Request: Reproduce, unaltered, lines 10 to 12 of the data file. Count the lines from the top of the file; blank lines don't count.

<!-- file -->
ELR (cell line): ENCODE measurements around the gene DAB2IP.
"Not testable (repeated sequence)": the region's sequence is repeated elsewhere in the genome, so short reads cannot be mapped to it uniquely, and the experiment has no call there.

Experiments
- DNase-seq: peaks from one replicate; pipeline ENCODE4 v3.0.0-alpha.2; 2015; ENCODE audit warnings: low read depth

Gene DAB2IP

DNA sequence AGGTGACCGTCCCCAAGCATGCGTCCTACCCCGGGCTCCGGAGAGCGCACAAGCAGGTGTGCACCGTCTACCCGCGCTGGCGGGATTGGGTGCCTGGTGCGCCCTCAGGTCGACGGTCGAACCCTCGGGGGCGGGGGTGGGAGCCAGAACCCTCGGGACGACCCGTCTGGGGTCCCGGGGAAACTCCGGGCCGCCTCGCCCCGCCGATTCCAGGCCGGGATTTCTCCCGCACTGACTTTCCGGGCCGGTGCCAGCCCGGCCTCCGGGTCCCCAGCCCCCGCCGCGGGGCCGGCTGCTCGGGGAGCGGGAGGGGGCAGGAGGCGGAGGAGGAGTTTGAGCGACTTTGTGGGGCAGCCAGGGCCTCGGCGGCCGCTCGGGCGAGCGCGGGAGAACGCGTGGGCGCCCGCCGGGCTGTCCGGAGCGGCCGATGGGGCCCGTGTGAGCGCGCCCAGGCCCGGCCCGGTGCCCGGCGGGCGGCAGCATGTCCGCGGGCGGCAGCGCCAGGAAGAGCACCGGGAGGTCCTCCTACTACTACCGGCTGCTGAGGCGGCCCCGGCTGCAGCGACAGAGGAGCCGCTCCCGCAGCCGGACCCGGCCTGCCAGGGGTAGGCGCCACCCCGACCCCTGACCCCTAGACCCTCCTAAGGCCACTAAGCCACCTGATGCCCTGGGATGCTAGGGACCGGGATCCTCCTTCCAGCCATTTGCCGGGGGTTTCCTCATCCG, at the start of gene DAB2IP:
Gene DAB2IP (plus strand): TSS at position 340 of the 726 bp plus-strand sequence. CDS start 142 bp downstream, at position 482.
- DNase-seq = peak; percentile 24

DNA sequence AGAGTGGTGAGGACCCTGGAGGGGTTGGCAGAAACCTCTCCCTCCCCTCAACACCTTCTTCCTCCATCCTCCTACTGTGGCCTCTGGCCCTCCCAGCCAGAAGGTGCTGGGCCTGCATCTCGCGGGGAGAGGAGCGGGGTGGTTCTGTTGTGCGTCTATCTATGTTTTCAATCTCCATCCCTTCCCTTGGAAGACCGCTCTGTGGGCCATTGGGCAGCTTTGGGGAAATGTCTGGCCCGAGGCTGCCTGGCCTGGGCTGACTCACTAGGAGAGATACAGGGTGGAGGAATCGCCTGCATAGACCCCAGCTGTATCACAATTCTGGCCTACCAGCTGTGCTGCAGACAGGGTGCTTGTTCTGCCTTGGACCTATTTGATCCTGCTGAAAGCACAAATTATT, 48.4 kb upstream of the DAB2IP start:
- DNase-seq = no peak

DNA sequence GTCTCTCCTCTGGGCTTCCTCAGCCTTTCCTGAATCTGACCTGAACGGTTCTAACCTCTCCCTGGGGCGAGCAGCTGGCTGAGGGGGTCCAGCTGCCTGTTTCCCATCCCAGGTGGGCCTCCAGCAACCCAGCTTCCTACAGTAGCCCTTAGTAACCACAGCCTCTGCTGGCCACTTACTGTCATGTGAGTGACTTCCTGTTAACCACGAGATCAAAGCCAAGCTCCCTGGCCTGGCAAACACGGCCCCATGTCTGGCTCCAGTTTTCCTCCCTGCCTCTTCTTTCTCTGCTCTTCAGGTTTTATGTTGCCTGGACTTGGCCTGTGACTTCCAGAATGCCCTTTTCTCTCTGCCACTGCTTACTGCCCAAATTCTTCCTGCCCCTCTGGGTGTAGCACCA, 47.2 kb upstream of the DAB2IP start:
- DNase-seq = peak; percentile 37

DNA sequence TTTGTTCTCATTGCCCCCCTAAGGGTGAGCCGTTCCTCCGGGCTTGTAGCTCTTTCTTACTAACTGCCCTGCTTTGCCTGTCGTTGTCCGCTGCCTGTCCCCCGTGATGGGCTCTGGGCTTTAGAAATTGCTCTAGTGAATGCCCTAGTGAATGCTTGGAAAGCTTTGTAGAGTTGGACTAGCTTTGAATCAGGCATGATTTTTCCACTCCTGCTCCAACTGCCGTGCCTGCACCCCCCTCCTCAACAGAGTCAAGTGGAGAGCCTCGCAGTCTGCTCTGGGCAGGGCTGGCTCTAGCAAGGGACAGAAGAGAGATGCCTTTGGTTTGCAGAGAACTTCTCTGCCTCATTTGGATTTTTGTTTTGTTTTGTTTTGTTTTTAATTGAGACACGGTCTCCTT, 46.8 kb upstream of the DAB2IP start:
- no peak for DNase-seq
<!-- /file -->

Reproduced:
- DNase-seq = no peak

DNA sequence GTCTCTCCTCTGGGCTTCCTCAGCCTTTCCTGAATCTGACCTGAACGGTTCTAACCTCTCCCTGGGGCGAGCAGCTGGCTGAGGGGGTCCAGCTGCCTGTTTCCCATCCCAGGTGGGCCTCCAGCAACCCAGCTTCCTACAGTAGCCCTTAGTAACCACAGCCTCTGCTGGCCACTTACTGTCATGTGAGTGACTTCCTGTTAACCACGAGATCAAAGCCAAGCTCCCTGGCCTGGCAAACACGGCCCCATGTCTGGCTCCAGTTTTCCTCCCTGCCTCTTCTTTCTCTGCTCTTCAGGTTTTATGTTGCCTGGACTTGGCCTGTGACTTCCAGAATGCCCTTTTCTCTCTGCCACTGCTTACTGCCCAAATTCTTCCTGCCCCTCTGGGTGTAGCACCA, 47.2 kb upstream of the DAB2IP start:
- DNase-seq = peak; percentile 37